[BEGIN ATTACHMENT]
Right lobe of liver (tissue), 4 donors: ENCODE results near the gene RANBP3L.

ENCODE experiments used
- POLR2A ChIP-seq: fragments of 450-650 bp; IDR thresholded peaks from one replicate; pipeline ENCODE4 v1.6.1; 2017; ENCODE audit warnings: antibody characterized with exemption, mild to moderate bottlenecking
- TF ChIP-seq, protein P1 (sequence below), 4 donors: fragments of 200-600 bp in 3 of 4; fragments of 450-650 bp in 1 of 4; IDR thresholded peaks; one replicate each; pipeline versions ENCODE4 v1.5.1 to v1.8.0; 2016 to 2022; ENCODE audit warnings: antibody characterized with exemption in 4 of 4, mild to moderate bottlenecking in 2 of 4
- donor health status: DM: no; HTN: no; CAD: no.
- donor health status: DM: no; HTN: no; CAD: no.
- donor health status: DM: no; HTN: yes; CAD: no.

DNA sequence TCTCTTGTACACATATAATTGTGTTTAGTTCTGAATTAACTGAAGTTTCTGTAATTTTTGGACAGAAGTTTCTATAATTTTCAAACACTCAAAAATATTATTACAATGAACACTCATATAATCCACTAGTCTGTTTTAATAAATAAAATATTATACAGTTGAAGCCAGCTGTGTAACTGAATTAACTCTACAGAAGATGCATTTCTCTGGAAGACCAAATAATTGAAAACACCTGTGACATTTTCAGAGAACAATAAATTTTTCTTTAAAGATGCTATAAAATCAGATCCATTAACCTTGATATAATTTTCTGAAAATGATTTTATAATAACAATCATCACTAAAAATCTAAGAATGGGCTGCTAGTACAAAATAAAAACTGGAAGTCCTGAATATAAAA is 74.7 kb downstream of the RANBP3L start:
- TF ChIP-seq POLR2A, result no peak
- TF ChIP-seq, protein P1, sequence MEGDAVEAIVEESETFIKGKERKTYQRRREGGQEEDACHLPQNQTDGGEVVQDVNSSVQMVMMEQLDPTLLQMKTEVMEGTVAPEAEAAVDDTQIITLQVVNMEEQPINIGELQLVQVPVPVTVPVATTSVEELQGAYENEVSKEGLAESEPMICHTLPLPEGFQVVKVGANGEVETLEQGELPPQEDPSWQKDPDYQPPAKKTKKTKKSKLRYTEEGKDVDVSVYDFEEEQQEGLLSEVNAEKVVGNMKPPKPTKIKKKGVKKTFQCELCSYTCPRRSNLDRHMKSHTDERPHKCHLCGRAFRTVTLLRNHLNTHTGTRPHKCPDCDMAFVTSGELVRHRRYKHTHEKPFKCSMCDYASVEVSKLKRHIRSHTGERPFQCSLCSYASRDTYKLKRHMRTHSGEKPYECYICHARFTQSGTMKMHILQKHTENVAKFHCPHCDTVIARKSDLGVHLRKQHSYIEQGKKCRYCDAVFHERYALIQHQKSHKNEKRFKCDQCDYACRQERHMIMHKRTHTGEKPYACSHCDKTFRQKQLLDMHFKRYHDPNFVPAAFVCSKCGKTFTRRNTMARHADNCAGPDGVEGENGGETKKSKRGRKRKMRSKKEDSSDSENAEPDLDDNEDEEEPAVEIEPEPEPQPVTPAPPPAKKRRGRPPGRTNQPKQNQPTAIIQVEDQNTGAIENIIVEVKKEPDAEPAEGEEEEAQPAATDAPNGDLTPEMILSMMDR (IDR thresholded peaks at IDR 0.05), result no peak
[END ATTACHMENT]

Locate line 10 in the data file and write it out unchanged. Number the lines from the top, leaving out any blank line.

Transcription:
- TF ChIP-seq, protein P1, sequence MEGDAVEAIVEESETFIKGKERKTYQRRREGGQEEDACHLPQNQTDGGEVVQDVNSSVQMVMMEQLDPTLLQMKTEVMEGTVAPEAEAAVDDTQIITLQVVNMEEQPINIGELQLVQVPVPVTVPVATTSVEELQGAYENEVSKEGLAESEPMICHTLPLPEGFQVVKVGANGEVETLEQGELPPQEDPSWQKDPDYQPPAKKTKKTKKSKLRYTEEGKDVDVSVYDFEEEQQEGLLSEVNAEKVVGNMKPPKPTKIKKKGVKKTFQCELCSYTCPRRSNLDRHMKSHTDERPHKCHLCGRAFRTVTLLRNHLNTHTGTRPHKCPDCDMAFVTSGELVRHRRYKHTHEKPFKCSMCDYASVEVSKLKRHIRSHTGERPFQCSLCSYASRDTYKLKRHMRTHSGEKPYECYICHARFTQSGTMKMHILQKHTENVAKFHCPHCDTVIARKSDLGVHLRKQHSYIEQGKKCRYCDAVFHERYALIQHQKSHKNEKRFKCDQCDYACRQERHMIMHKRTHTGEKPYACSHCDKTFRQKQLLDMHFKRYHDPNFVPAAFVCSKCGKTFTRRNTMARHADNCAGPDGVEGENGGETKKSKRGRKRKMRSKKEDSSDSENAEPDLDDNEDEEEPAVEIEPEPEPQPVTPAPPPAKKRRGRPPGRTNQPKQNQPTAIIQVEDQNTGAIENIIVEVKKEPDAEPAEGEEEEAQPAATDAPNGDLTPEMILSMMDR (IDR thresholded peaks at IDR 0.05), result no peak